The Proxy Battle

Like everyone here at CFLF and elsewhere in lefty Blogsylvania, I’ve been struggling to understand the actions of Hillary Clinton and her supporters as the primary season winds down. After all, the math is the math: she can’t win the nomination unless the Superdelegates ignite the biggest war the Democratic Party has ever seen. And it’s been that way for quite a while now.

And yet, she and her campaign staff and surrogates have offered one rationale after another about how she could actually pull it off. As Obama continues to pile up delegates, though, the rationales have become thinner and less credible. Lately, the focus has switched to more blatant charges of sexism, both on the part of the press and Obama himself. Despite notable efforts to bring about some healing, the sense of a divided party endures.

I’m a psychologist; I want to understand why people do what they do. And I think I kinda get it.

In some ways, the Democratic primary race became a race between addressing racism and sexism, once the field narrowed down to just Obama and Clinton. Perhaps neither of these candidates wanted their competition for the Democratic nomination to be about racism and sexism, perhaps they did. No matter.

What does matter to all of us, and to the country as a whole, is what happens once the nominee is finally selected and acknowledged. Because depending on which candidate gets the nomination — Clinton or Obama — that will probably drive the focus of our national discussion.

If Obama is the nominee (and it’s hard to see how this won’t be the case), then the press and the US population will, in varying degrees, be dealing with issues regarding racism. Healing old wounds. Finishing the job that was started during the Civil Rights movement. Making great strides forward in the area of race relations. It’s inevitable, even if Obama doesn’t make an issue of it.

The pundits will be talking about who wouldn’t vote for an African-American under any circumstances, and why that’s the case. (And, being pundits, they’ll also be speculating breathlessly about how that might change the electoral map and so on and so forth. But I digress.)

By being part of the national dialogue, poverty and segregation and education will be thrust into the forefront and (at the risk of being labeled an idealist yet again) may finally be resolved in a meaningful way that makes lasting changes in our society, all for the better.

But if Clinton is the nominee, then the press and the US population will, in varying degrees, be dealing with issues regarding sexism. Healing old wounds. Finishing the job that was started during the Women’s Lib movement. Making great strides forward in the area of gender relations. It’s inevitable, even if Clinton doesn’t make an issue of it.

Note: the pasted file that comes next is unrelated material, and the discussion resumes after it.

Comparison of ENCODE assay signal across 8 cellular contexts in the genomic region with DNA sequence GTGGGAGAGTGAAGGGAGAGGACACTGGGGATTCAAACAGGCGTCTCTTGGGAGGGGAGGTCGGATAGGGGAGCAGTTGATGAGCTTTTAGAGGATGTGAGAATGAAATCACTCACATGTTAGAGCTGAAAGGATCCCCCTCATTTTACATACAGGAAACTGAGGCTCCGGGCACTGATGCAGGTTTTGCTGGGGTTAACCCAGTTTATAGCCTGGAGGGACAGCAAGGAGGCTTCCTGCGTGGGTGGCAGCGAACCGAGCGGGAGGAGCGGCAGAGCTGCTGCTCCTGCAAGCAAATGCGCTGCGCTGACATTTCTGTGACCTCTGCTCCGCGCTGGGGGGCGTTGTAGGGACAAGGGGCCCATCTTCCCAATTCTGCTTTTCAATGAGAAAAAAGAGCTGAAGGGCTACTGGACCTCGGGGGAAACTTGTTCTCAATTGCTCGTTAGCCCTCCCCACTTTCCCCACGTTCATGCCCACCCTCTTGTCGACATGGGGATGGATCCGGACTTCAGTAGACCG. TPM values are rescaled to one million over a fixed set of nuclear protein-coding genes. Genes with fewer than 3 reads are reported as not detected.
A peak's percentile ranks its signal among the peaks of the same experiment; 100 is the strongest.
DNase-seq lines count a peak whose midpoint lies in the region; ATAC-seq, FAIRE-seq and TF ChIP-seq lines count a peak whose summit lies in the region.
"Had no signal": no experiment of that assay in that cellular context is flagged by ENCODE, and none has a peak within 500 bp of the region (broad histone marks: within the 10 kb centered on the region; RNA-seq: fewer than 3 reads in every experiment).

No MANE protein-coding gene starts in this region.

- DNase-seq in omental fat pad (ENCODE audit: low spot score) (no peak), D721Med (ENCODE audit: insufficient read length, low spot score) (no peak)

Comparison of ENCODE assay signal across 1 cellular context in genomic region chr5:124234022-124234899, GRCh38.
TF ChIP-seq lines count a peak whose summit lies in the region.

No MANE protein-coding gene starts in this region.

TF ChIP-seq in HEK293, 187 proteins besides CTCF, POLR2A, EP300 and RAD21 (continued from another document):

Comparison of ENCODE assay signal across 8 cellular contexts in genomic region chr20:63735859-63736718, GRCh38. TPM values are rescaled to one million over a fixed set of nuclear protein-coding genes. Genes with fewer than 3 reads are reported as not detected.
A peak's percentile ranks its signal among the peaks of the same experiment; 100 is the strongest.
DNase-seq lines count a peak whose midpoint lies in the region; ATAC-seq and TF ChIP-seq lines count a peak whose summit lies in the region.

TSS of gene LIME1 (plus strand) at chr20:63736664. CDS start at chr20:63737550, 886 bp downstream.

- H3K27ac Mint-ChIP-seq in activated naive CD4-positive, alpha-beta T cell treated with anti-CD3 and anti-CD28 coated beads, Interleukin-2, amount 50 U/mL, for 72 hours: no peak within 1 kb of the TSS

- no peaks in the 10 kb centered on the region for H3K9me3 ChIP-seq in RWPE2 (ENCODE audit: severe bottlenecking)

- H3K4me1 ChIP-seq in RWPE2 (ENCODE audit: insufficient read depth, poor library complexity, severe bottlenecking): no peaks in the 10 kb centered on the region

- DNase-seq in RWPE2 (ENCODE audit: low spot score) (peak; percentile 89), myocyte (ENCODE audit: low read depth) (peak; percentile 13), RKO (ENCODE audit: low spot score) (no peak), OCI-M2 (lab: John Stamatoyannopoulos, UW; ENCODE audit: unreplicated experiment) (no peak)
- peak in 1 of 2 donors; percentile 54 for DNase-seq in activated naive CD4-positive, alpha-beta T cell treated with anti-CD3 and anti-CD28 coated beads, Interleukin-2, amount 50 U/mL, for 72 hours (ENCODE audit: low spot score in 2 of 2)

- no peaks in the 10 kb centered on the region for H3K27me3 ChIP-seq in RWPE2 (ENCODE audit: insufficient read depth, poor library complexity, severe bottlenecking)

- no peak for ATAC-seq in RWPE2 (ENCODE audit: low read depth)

The pundits will be talking about who wouldn’t vote for a woman under any circumstances, and why that’s the case. (And, being pundits, they’ll also be speculating breathlessly about how that might change the electoral map and so on and so forth. But I digress.)

By being part of the national dialogue, pay equality and work-life balance and sex-role stereotyping will be thrust into the forefront and might actually be resolved in a meaningful way that makes lasting changes in our society, all for the better.

Whether we end up focusing on issues of racial equality or those of gender equality, there will be cataclysmic changes in the offing, all of which have been long overdue. But it’s unlikely that, even with a Democratic White House and a Democratic Congress, we’ll be able to address both racial and gender equality in the span of four (or eight) short years.

I want desperately to see a woman be President of the United States during my lifetime. I’ve been (and continue to be) on the receiving end of gender discrimination, and it’s not pretty. In fact, it sucks. Since I’m white, I haven’t experienced racial discrimination, but I expect it feels just as shitty.

I don’t happen to share many of the Clinton supporters’ views that the media has been far more sexist than racist during this primary season. But I also accept that I may be biased in that view because, once Edwards dropped out of the race for the nomination, I’ve been a clear supporter of Obama.

And here’s the thing: I don’t think that makes me sexist, anymore than I think Clinton supporters are racist. For me, it’s not about identities since, if it were, my loyalties and sympathies pretty clearly lie with other women.

In fact, while I understand the fervor of Clinton’s supporters to see issues of gender equality pushed to the forefront (and share that fervor, by the way), the campaign isn’t really about sexism versus racism.

It’s about what will serve the country best in the long run. And for that, we need a candidate who, first and foremost, can win the White House because the alternative is just truly too awful to contemplate. And once we have a Democrat in the White House, I would want to see a long laundry list of issues addressed, one of which is equality and equal opportunity for all Americans — black or white, male or female, rich or poor, Mayflower descendants or recent immigrants.

One Response to “The Proxy Battle”

  1. Bostondreams says:

    A great post. Well said, and your insight is appreciated!

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